Fortuna Düsseldorf 2-2 Schalke 04: Fortuna concede first goals of their campaign but come back to snatch a draw

by Aleix Gwilliam

Fortuna Düsseldorf and Fabian Giefer might have lost their unbeaten record but they fought back for a point against a Schalke 04 team that looked certain for a victory at the ESPRITarena. Dani Schahin’s second half double cancelled out first-half goals by Klaas-Jan Huntelaar and Joël Matip to earn Norbert Meier’s men a draw that will leave die Königsblauen asking themselves how they managed to let two points escape that easily.

Lineups and tactics

Only one change was made by Norbert Meier from last weekend’s 0-2 win at Greuther Fürth, and a surprising one nonetheless, with Ken Ilsø leaving his place for Andrei Voronin, despite scoring a goal against die Kleeblätter. With Voronin in the side playing behind or alongside Schahin, Meier is clearly looking for a more physical presence in the side. With the Ukrainian in the side, the 4-2-3-1 can become a 4-4-2 if needed with wingers Lambertz and Kruse pushing up.

Schalke also changed some players from last week’s 3-0 thrashing of Mainz. Benedikt Höwedes moves into an unusual right-back position in place of Atsuto Uchida, who drops to the bench, and Joel Matip regains his place in central defence after sitting out last week’s match. Jermaine Jones is chosen over Marco Höger after also sitting out last week’s match and Tranquillo Barnetta takes Jefferson Farfán’s place, alternating wings with Ibrahim Afellay. Also fielding a 4-2-3-1, Huub Stevens fields a more physical side attempting to finally overcome the Fortuna defence and holding midfield, combining it with skilful players up front and also using the Swiss’ capacity to put crosses in for Huntelaar rather than using Farfán’s nippiness.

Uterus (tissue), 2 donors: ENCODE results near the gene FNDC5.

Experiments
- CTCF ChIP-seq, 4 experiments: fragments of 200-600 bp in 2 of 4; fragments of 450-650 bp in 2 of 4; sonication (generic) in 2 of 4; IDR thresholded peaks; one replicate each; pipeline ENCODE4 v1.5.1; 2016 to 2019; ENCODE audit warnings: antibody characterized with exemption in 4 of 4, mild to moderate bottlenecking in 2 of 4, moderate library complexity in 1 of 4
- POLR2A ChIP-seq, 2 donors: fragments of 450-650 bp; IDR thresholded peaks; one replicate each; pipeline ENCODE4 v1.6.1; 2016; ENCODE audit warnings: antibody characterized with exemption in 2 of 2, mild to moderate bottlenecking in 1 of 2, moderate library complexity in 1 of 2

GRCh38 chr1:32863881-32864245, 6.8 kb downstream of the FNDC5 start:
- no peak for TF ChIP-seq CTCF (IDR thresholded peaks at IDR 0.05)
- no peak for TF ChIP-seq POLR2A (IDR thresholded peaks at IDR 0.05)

The match

On paper, this was a complete mismatch but both sides headed into this game with the hope of taking the three points. Fortuna were the first side to create any sort of danger, with lone-striker Dani Schahin heading just wide from a Levels cross after just four minutes. However, it didn’t take long for Schalke to make their mark. After 5 matches and roughly 450 minutes, Fabian Giefer was finally beaten, and who else but last year’s Bundesliga Torschutzenkönig, Klaas-Jan Huntelaar. This was an atypical Huntelaar goal, as he received the ball outside the area on their right flank, flicked it over his head and controlled it past Langeneke and Malezas, who could have done more, unleashing a powerful left-footed shot low and hard past Giefer to make it 0-1 to the guests.

Schalke took control of the game after the goal and looked comfortable in possession. So comfortable that, seven minutes later, set-piece specialist Christian Fuchs put in a wonderful ball into the area that met the head of Joël Matip, who rose above everyone else and directed it into the net, delighting the 6800 travelling fans who had made the short 35 mile trip. Düsseldorf’s record now seemed a distant memory and with the team not being able to keep the ball or create any danger after the early Schahin chance, the crowd at the ESPRITarena seemed anxious. Fortuna weren’t able to produce much football in the first half and Schalke were happy to keep the ball and pass it around without creating much trouble themselves, bringing an easy first half for die Königsblauen to an end.